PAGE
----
The Fame Checker was introduced in FireRed and LeafGreen as an information collector for important NPCs (Gym Leaders, the Elite Four, etc.). The player must talk to NPCs, look at Gym signs, or read Pokémon Journals to obtain Fame Checker information. It is a key item and not directly located on the menu.

Generation IV

Main article: Pokétch

With the Generation IV games being on the DS, the application feature in Diamond, Pearl, and Platinum, the Pokétch, can be seen on the touch screen, instead of in the menu.

Main article: Pokégear

In Pokémon HeartGold and SoulSilver, the Pokégear's features are utilized on separate screens and must be selected in the menu.

Generation V

Main article: C-Gear

Like the Pokétch application, the C-Gear is not located within the menu; the C-Gear is, when turned on, continually located on the touch screen of the DS. By default, it constantly searches for a local wireless access point to connect with other games, but it can be turned off. So far, two new features have been announced:

  • Pass By Mode - If the C-Gear is on Lookout Mode, then it will automatically pick up signals from other players, allowing the player to monitor their progress in real time.
  • Global Link - This allows the game to sync its save file to a website on the Internet where the player can access extra features and minigames.

Generation VI

Main article: Player Search System
Main article: Pokémon-Amie
Main article: Super Training

Like the C-Gear and Pokétch before it, the Player Search System, Pokémon-Amie, and Super Training are not located in the menu, but are located on the touch screen. At the bottom of the bottom screen, the icons for the menu are displayed.

Gallery

Player's name

Main article: Trainer Card
A blue Trainer Card in Black 2 and White 2

The Player's name command allows the player to display their Trainer Card. Several things are present on all Trainer Cards, including the Trainer's name, the Trainer ID number, how much money the player has, number of Pokémon seen (number of Pokémon caught before IV), which Badges the player has earned, and the amount of time they have been playing their game. The Trainer Card also changes colors after meeting certain conditions, such as defeating the Elite Four.

Generation I

The menu shows the player's name, how much money they are carrying, and how long they have been playing, as well as acquired Badges and the faces of Gym Leaders whose Badges have not yet been obtained.

Generation II

The menu now shows the player's ID number, as well as the number of caught Pokémon.

Additionally, the lower part of the menu now has a back side where Badges are shown (which are now displayed with the Gym Leaders' faces, rather than replacing them).

Generation III

In Generation III, a back side is fully implemented, where it displays such data as how many link battles a player has participated in, won, and lost; how many trades the player has taken part in; and how long they had been playing when they first defeated the Elite Four and Pokémon Champion to enter the Hall of Fame. The Gym Leaders' faces are no longer present.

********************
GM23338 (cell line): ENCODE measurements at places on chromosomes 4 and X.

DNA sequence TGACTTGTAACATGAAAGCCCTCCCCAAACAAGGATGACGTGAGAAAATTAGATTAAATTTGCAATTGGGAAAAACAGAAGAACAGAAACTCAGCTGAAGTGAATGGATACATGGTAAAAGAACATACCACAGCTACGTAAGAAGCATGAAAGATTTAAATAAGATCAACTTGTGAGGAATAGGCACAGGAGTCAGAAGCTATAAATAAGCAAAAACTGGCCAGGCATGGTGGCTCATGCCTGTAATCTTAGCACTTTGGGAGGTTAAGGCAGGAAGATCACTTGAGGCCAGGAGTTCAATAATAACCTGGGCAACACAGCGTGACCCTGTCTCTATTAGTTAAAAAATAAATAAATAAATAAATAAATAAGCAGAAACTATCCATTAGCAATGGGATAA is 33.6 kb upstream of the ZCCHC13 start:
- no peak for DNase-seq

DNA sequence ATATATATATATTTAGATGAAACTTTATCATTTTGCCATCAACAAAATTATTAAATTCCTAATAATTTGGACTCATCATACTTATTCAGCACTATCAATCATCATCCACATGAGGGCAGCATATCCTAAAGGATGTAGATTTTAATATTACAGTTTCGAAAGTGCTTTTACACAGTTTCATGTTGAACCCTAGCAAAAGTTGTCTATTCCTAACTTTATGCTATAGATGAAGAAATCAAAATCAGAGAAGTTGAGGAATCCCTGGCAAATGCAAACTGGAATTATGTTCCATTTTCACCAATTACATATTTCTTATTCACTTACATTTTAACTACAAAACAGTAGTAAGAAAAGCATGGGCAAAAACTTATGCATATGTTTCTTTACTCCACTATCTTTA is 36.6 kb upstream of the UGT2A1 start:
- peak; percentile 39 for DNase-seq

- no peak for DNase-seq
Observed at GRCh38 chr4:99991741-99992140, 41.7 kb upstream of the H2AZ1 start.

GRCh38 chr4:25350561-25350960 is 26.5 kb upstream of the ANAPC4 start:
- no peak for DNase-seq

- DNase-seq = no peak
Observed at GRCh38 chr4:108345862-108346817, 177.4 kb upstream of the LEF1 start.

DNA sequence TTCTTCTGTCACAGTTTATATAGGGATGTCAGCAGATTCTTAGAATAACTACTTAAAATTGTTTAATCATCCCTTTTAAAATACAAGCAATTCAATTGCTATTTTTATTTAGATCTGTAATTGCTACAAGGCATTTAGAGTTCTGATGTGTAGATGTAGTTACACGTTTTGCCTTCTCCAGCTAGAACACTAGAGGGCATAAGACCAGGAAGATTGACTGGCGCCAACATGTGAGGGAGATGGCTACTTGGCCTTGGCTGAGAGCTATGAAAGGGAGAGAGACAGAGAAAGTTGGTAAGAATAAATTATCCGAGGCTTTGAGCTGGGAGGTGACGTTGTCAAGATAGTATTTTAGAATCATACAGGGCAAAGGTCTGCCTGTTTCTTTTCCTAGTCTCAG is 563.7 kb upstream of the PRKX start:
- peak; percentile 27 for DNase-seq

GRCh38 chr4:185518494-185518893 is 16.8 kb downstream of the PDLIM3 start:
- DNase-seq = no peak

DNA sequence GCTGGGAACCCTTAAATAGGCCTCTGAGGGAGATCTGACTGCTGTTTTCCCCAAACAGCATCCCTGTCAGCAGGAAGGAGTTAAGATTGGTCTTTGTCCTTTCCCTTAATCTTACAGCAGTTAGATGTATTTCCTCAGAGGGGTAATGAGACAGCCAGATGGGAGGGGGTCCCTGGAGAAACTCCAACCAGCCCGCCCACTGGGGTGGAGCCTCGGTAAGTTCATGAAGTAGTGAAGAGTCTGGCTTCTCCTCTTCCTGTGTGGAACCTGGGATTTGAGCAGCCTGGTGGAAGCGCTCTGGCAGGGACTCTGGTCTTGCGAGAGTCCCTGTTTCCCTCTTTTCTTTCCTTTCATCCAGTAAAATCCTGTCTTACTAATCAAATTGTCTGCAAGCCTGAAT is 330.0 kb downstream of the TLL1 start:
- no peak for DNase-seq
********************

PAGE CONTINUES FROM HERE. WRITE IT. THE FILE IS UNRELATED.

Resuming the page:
In Pokémon FireRed and LeafGreen, a Trainer's party can be photographed in the Rocket Game Corner in Celadon City and put on the back as well. The back side also shows stickers.

Generation IV

The Badges can be found on the touch screen. They can be polished by touching the screen and will play musical notes depending on how clean they are, a feature absent in HeartGold and SoulSilver. A signature strip was also added at the back for the player to write on with the DS stylus.

Generation V

Like in Generation IV, the Badges in Generation V can be cleaned. This function was removed in Black 2 and White 2.

Generation VI

In Generation VI, it now also shows their Poké Miles and the first entrance into the Hall of Fame. The bottom screen has Badges but no longer plays a musical note.

Save

Main article: Saving
Saving in Pokémon Black

The Save command saves the player's current progress. The player can save the game at any time outside of battle. In Generation IV, the prompt may display "Saving a lot of data..." instead of just "Saving...". This occurs when the player accesses the Pokémon Storage System from a PC as well as the first time saving after loading a backup save file that was loaded due to a corrupted file. When the player selects "Continue" on the main menu, the player can continue playing the game from the last place saved.

Options

Main article: Options
Options in Generation IV

The Options command allows the player to change various in-game features. The Options menu can also be accessed on the main menu.

Exit

Main article: Exit

The Exit command closes the menu and returns to the game. The player can also press the start button, X button, or the B button to close the menu.

Trivia

  • In Generation I, the menu screen would be darker than usual if the menu was opened in a cave or other place that was very dark and Flash had not yet been used.
  • In the Pokémon Mystery Dungeon series, an entirely different menu format was introduced due to the vastly different style of gameplay.
  • The first core series games to feature the menu on the touch screen are Pokémon HeartGold and SoulSilver. The player is able to select different options by using the DS's touch screen capabilities, such as one-touch saving, accessing the Pokédex, and accessing the Bag. All of the menu options utilize the touch screen in a total redesign from previous generations. Pressing the X button will allow control over this area to change from the stylus to the D-pad. However, because of the lack of an "exit" button on the touch screen, players must press the X button or B button to return to normal gameplay.
  • In Black 2 and White 2, when viewing a pokémon's Summary screen, when tapping the pokémon's sprite, it will flip while moving closer to the stats. If tapped again, it will jump back where it was before while showing the front sprite.


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Project Games logo.png This game mechanic article is part of Project Games, a Bulbapedia project that aims to write comprehensive articles on the Pokémon games.